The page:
This is not good news at all. According to a flash estimate released by the Spanish national statistice office (INE) today (and confirmed on April 11, update. In addition the month-on-month inflation was estimated at 0.9% in the detailed release) the European Union standardised HICP annual inflation rate is expected to be 4.6% in March 2008. This flash reading provides a preview of the HICP that, if confirmed, would imply a two-tenths increase in the annual inflation rate in March, since in Febuary this change was 4.4%. The final reading will be published on 11 April. In the meantime what seems clear is that the Spanish economy is slowing rapidly even as inflation accelerates, and this will create a major headache for ratesetters over at the ECB, since with inflation accelerating in this way in several key eurozone countries (Italy is the other obvious case) it will be very hard indeed to justify any rate cut in the short term.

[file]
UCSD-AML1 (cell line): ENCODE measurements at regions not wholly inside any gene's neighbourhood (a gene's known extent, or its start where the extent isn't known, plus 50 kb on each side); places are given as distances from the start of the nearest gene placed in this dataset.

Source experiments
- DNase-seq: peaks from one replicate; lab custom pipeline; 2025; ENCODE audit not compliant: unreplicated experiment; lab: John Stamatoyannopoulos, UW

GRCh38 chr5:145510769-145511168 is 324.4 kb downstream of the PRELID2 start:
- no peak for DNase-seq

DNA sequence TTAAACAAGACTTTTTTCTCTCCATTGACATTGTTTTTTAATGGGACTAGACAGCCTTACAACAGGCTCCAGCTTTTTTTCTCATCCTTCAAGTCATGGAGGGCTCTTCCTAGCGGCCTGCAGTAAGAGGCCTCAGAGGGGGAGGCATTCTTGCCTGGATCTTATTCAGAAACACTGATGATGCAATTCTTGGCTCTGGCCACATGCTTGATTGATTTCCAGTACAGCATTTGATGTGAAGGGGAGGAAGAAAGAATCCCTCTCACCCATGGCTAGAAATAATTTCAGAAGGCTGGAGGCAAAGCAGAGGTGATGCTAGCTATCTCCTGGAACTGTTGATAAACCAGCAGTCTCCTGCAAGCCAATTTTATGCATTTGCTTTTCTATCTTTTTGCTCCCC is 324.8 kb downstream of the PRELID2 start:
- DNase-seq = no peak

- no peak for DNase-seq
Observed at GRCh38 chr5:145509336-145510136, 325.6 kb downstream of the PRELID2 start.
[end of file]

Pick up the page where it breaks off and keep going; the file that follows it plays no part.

Underlying inflation in Spain accelerated in March to the fastest pace in more than five years as processed food and clothing prices rose.
Core consumer prices, which exclude energy and fresh food, rose 3.4 percent from a year earlier after gaining 3.3 percent in February, the National Statistics Institute in Madrid said today in a statement. The rate was the highest since December 2002
Bread and dairy products were both 11 percent higher on the year and children's clothes were 4.6 percent higher than the previous month, the report said.
In further news at the end of the week the IMF have now forecast that the Spanish economy is likely to grow by 1.8 percent this year, half the 3.8 percent expansion of 2007. The jump in credit costs stemming from the U.S. housing crash is exacerbating Spain's own property slump and weighing on spending the IMF said.
Spain Real Time Data Charts
Edward Hugh is only able to update this blog from time to time, but he does run a lively Twitter account with plenty of Spain related comment. He also maintains a collection of constantly updated Spain charts with short updates on a Storify dedicated page Spain's Economic Recovery - Glass Half Full or Glass Half Empty?